In his new book, Jesus of Nazarth, Pope Benedict nee Ratzinger says that Jesus “explodes all categories.” This tack is calculated to preserve the Jesus of faith from being categorized as one of countless historical holy men. It’s a way to duck modernity and relativism, and it’s nothing new. G. K. Chesterton said essentially the same thing in his book The Everlasting Man, defending Christianity against essentially the same affront.
In 1919, H. G. Wells published his Outline of History, in which he popularized the two 19th century advances in learning that were threatening the traditional Church: evolution and the historical-critical assessment of Christianity. These were the two threats against which Pope Leo XIII had defended tradition in his 1893 encyclical Providentissimus Deus. Wells took the debate out of the realm of science, academia, and theology, producing an immensely popular history of the world that portrayed humans as evolved mammals and Jesus as a human to be understood historically. Did Wells, a socialist who hoped to see religion crushed and replaced by science, know exactly what he was doing? You bet.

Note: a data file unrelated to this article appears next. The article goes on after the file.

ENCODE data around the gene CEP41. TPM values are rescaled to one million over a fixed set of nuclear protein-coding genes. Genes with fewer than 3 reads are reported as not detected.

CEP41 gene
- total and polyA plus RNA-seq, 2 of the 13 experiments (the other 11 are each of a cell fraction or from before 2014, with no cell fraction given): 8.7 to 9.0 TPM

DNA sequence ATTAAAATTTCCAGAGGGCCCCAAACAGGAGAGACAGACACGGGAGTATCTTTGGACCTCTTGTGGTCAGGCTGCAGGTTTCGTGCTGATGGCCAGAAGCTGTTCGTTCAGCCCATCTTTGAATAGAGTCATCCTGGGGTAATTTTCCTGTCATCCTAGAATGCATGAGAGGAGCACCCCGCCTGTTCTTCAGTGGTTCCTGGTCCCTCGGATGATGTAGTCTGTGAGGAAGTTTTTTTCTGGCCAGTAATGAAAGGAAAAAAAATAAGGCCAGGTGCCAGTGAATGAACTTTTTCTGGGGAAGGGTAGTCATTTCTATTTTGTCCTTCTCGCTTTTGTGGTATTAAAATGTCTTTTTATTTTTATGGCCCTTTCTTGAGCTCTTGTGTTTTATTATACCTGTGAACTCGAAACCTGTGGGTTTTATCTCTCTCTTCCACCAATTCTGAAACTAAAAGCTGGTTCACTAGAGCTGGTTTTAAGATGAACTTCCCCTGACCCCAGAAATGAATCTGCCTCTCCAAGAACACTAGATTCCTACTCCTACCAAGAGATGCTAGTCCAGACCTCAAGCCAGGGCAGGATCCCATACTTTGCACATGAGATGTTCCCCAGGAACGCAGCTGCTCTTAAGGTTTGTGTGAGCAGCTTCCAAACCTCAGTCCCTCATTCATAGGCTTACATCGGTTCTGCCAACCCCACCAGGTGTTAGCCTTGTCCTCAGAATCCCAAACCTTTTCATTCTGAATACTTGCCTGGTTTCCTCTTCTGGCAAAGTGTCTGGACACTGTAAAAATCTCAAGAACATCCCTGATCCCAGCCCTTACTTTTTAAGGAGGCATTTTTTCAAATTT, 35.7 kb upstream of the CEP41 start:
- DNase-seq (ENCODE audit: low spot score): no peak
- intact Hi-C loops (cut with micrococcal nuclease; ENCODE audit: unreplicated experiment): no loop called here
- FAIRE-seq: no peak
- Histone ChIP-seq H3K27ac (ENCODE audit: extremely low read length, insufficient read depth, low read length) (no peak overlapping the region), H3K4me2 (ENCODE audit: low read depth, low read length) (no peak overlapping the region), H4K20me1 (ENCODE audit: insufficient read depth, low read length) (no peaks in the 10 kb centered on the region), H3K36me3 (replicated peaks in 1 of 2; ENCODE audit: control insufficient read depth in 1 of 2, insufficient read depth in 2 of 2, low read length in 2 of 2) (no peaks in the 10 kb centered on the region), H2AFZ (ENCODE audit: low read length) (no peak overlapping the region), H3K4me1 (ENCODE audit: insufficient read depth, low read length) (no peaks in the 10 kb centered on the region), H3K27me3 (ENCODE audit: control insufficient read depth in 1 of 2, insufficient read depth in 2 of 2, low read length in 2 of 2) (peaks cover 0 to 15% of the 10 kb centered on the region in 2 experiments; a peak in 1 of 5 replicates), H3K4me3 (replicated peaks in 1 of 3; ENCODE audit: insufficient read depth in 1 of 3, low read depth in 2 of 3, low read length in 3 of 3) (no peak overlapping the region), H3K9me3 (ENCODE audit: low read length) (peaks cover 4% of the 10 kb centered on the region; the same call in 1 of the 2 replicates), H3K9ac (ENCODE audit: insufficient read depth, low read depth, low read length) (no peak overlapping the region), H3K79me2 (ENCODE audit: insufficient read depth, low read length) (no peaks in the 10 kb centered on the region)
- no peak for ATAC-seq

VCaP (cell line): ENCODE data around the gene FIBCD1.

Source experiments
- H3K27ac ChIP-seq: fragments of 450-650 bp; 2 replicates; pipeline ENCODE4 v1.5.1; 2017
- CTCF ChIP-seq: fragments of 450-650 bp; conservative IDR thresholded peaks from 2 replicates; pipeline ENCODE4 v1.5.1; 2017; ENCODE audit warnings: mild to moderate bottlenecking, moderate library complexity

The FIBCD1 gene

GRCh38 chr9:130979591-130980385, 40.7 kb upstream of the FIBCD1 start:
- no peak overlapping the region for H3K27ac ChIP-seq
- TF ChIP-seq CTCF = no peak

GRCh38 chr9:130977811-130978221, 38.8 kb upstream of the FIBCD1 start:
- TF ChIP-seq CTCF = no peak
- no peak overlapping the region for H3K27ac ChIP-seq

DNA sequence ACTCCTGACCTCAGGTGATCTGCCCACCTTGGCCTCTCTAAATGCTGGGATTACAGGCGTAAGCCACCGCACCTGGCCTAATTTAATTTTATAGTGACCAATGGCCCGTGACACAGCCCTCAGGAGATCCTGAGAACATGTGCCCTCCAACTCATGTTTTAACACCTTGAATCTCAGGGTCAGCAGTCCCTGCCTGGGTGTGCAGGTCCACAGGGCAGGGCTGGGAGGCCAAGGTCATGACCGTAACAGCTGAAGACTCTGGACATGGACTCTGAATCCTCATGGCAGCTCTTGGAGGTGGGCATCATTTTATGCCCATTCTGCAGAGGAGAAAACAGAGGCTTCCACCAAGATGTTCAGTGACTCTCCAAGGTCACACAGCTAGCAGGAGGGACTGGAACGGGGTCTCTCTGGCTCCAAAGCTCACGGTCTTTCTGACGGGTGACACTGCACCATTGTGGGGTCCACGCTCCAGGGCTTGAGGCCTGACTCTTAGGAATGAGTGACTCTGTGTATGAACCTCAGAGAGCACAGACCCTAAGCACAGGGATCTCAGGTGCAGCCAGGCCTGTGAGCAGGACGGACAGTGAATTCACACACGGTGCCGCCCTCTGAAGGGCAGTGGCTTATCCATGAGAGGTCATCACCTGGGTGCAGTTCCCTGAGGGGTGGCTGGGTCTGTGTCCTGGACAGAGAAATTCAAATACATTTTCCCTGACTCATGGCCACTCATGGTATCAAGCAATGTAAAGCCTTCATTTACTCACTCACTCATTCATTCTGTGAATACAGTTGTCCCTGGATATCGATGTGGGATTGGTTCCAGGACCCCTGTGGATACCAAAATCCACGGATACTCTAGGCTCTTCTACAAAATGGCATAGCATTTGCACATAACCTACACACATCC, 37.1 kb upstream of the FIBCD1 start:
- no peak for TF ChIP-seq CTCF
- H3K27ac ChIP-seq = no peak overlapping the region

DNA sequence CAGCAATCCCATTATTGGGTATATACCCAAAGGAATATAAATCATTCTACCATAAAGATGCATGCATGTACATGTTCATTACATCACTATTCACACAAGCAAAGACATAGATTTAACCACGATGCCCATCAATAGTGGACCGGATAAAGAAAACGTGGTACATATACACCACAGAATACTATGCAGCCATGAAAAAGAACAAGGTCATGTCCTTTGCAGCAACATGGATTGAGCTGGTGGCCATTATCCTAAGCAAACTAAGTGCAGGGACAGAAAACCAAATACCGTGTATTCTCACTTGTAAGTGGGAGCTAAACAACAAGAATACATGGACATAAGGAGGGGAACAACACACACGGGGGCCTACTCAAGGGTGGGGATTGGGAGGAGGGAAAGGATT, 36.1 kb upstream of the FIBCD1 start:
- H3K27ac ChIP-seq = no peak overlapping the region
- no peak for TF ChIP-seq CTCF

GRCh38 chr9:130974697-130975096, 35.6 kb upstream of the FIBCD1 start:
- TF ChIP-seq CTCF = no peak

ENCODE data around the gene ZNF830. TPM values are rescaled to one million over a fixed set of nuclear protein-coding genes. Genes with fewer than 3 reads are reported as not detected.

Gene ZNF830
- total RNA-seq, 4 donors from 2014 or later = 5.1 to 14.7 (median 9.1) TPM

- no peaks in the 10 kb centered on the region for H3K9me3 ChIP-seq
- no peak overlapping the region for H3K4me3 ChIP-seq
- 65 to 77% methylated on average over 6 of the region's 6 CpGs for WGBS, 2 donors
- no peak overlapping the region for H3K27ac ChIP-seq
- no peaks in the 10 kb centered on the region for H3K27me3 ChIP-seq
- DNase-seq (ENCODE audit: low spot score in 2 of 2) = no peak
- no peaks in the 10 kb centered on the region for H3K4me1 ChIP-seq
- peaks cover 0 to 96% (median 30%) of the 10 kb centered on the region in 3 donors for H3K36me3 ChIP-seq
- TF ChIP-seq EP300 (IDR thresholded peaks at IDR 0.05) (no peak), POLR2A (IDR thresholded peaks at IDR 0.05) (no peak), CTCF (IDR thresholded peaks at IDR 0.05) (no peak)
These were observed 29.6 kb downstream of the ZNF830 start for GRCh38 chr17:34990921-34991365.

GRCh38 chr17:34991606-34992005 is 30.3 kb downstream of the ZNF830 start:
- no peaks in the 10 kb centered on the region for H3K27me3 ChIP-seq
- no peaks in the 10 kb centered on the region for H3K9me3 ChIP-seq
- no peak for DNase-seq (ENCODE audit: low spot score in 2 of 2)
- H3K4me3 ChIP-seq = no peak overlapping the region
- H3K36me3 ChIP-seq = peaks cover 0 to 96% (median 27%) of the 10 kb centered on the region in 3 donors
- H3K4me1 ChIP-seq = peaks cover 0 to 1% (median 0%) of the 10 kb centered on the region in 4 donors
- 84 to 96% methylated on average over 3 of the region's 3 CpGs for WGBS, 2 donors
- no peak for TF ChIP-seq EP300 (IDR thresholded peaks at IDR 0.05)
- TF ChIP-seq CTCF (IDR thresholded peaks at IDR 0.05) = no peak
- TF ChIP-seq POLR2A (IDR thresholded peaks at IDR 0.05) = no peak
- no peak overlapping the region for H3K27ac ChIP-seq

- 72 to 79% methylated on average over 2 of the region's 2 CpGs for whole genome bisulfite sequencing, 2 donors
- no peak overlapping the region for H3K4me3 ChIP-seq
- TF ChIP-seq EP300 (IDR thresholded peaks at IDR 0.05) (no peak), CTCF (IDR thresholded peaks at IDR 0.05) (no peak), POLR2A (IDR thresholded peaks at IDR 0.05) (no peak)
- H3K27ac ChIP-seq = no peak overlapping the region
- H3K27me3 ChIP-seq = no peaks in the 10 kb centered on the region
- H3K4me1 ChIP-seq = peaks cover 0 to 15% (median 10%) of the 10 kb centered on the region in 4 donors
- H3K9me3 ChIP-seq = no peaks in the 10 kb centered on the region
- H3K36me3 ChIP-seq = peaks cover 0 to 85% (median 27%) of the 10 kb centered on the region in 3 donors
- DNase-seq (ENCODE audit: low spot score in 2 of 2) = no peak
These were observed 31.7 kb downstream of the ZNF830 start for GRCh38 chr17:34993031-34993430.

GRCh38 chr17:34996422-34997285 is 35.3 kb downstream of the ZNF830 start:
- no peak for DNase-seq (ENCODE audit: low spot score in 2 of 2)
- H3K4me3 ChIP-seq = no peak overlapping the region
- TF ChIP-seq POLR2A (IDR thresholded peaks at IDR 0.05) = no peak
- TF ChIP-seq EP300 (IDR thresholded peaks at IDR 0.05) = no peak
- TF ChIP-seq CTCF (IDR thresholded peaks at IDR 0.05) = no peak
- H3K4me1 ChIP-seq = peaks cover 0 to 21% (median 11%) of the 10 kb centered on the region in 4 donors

Christians noticed. C. S. Lewis wrote his God-centered Space Trilogy (1938-1945) partly in response to the non-Christian science fiction of Wells and Olaf Stapledon. He even caricatured Wells in the Space Trilogy as an ignorant, anti-Christian professor. G. K. Chesterton also took on Wells, writing The Everlasting Man (1925). Here, Chesterton attacked evolution and the historical view of Jesus. He said that truth was not to be found by “rubbing out the lines,” that is, by formulating a smooth continuity between nonhumans and humans and between non-Christian religions and Christianity. In other words, humans didn’t fit in the category “primates” and Christianity didn’t fit in the category “religions.”
Catholic authorities have, in the last hundred years, become much more amenable to the theory of evolution. The Holy Mother Church has handled major reversals in its teaching before (e.g., geocentrism), and it will handle the upheaval entailed in superficially accepting evolution. But accepting Jesus as a historical figure is too big a trick to pull off. Thus, Benedict’s Jesus of Nazareth.
By saying that Jesus explodes categories, Benedict dodges the issue. When scholars ask, “How are we to understand Jesus historically?” his answer is Don’t. Don’t rub out the line that the church draws around Jesus to separate him from the rest of the historical world. If historical criticism says that Jesus was a remarkable Jewish rabbi who never sought to establish a worldwide religion, then historical criticism must be wrong.